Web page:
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Displaying: 101-120 of 1253 documents


varia – diverse – varia
101. Chiasmi International: Volume > 22
Bernard Flynn Modernity as a philosophical problem: Pippin; Merleau-Ponty; Lefort
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The title of this paper makes an obvious reference to Pippin’s book Modernism as a Philosophical Problem. The paper is divided into three parts. The first part presents Pippin’s conception of Modernity, why it is a philosophical problem, and how two philosophers have responded to it, namely, Kant and Hegel whose position in an attenuated manner Pippin supports. The second part evokes dimensions of Merleau-Ponty’s thought which contest Pippin’s Hegelianism. The third part of the paper offers a different conception of Modernity drawn from the work of Claude Lefort. Lefort’s understanding of Modernity avails itself of aspects of Merleau-Ponty’s philosophy, in particular: Hyper-reflection and Institution.
102. Chiasmi International: Volume > 22
Corinne Lajoie Sense and Normativity: Merleau-Ponty on Levels of Embodiment and the Disorientations of Love
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The notion of sense is central to Maurice Merleau-Ponty’s entire phenomenological project but it remains conspicuously absent from contemporary discussions of perceptual normativity. My intervention in this paper addresses this gap and contributes an account of perceptual norms as embodied orientations towards sense. To begin, I distinguish between two conceptions of norms: in contradistinction with Sean D. Kelly’s and Hubert Dreyfus’s accounts, I argue with Merleau-Ponty that perceptual norms emerge at the intersection of inherently labile, fallible, and temporally thick body-world entwinements with existential significance. Because it makes clear that our body’s orientation in the world is labile and dynamic, Merleau-Ponty’s notion of ‘levels’ helps me formulate this view. I introduce Merleau-Ponty’s description of spatial levels as a theoretical exemplar for perceptual normativity in the Phenomenology of Perception (1945) and his analysis of love as a level in the later Passivity lectures (1954-1955). By shedding light on the ecstatic temporality of levels of embodiment that allow us to orientate ourselves in the intersubjective lifeworld, Merleau-Ponty’s account of sense also forcefully reminds us of the disorientations that singularly transform the world of our experience.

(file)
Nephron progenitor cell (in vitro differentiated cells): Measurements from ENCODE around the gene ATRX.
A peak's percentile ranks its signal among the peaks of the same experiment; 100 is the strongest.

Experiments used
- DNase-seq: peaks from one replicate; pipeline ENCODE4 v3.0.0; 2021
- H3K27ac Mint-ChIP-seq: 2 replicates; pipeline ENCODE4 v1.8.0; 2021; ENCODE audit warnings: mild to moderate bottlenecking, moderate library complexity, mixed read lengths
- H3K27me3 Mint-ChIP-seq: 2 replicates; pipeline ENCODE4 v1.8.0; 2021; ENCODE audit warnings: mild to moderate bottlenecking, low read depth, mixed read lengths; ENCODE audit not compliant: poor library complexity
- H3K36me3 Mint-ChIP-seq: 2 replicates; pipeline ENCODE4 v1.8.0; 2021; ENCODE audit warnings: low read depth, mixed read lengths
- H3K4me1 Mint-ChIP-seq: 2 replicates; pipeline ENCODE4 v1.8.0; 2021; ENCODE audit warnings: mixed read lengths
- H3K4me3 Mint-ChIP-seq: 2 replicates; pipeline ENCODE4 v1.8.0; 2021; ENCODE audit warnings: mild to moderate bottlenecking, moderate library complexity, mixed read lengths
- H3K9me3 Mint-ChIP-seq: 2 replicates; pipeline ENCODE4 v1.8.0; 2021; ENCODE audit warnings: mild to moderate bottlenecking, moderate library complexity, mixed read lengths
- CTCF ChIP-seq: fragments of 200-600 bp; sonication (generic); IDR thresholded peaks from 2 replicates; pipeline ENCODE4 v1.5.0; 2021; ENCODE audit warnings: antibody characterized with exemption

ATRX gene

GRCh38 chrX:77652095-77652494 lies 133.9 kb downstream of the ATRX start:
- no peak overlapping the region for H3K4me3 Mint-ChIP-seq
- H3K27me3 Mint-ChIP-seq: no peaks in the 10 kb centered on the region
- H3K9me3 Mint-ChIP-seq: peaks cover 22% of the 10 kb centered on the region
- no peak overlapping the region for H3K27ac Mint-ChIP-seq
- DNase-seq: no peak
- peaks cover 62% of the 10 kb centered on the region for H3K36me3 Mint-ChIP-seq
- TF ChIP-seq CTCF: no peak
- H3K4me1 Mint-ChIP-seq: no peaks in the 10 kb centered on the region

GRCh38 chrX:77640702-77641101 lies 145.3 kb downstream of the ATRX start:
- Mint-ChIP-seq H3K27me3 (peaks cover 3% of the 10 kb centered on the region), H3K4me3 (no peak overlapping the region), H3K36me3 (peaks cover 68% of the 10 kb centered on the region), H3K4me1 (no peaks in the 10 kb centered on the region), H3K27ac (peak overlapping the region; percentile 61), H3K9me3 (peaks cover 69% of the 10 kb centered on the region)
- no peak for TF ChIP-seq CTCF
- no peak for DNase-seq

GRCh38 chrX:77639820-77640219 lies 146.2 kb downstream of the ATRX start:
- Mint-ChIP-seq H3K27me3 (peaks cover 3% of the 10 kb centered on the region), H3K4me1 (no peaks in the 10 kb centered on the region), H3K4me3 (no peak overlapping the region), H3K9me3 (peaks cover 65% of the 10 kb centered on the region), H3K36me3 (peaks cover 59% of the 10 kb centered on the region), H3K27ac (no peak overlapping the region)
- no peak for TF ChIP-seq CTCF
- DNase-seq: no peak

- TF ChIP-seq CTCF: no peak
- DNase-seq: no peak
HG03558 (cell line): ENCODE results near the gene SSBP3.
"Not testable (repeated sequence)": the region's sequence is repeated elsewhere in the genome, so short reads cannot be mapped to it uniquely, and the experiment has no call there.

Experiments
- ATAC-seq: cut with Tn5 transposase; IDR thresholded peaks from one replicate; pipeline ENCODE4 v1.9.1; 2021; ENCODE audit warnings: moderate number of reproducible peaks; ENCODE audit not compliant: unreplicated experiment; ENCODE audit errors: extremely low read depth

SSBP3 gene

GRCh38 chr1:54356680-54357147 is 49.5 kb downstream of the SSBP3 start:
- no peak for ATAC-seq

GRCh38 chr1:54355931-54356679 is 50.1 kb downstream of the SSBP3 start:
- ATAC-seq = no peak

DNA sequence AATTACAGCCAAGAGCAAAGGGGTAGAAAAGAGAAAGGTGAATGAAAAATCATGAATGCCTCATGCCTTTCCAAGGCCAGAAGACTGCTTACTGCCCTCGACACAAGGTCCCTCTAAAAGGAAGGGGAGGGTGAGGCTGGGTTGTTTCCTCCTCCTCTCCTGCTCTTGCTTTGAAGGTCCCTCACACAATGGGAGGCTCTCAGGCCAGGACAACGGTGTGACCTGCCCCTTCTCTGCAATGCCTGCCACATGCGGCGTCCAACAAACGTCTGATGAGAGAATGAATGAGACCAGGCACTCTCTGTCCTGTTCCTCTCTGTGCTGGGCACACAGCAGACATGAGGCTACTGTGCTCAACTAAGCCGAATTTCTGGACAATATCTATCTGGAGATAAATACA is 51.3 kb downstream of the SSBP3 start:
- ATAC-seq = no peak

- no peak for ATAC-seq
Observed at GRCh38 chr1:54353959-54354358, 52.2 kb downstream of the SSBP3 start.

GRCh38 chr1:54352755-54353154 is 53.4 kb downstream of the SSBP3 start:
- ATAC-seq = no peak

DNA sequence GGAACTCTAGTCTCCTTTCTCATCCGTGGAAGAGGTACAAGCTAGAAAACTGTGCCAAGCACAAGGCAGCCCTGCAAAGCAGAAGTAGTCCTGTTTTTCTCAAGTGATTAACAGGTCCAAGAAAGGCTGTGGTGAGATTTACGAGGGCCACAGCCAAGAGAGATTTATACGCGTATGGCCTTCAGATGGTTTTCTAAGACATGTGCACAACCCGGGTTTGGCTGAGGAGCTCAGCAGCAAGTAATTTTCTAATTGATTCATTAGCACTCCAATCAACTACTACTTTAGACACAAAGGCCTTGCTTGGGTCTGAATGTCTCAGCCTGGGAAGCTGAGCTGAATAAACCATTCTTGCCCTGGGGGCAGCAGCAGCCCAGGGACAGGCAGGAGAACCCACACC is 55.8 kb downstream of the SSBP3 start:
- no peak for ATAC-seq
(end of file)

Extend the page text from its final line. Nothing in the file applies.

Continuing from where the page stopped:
comptes rendus – reviews – recensioni
103. Chiasmi International: Volume > 22
Jérôme Melançon Recension d’Ange Bergson Lendja Ngnemzué, Identité et primauté d’autrui. La philosophie merleau-pontyenne de l’hospitalité
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The book Identité et primauté d’autrui presents a study of intersubjectivity in Merleau-Ponty. Subjectivity emerges against a background of a world shared with the other, a human world, and is preceded by its relationship to the other. The assumption of the primary character of this relationship takes on the shape of hospitality. Such a politics of hospitality is opposed to state politics aiming for cultural security and the defense of values, taking their origins in neoconservatism and notably deployed against immigration and mixity. This original study of hospitality, departing from Merleau-Ponty in an original manner while remaining anchored in the Phenomenology of Perception, offers a response to the need to protect an unavoidable ontological pluralism.
104. Chiasmi International: Volume > 22
Martín Miguel Buceta Compte rendu de Claudio Cormick, Opacidad y relativismo. La situacionalidad del conocimiento en tensión entre Merleau-Ponty y Foucault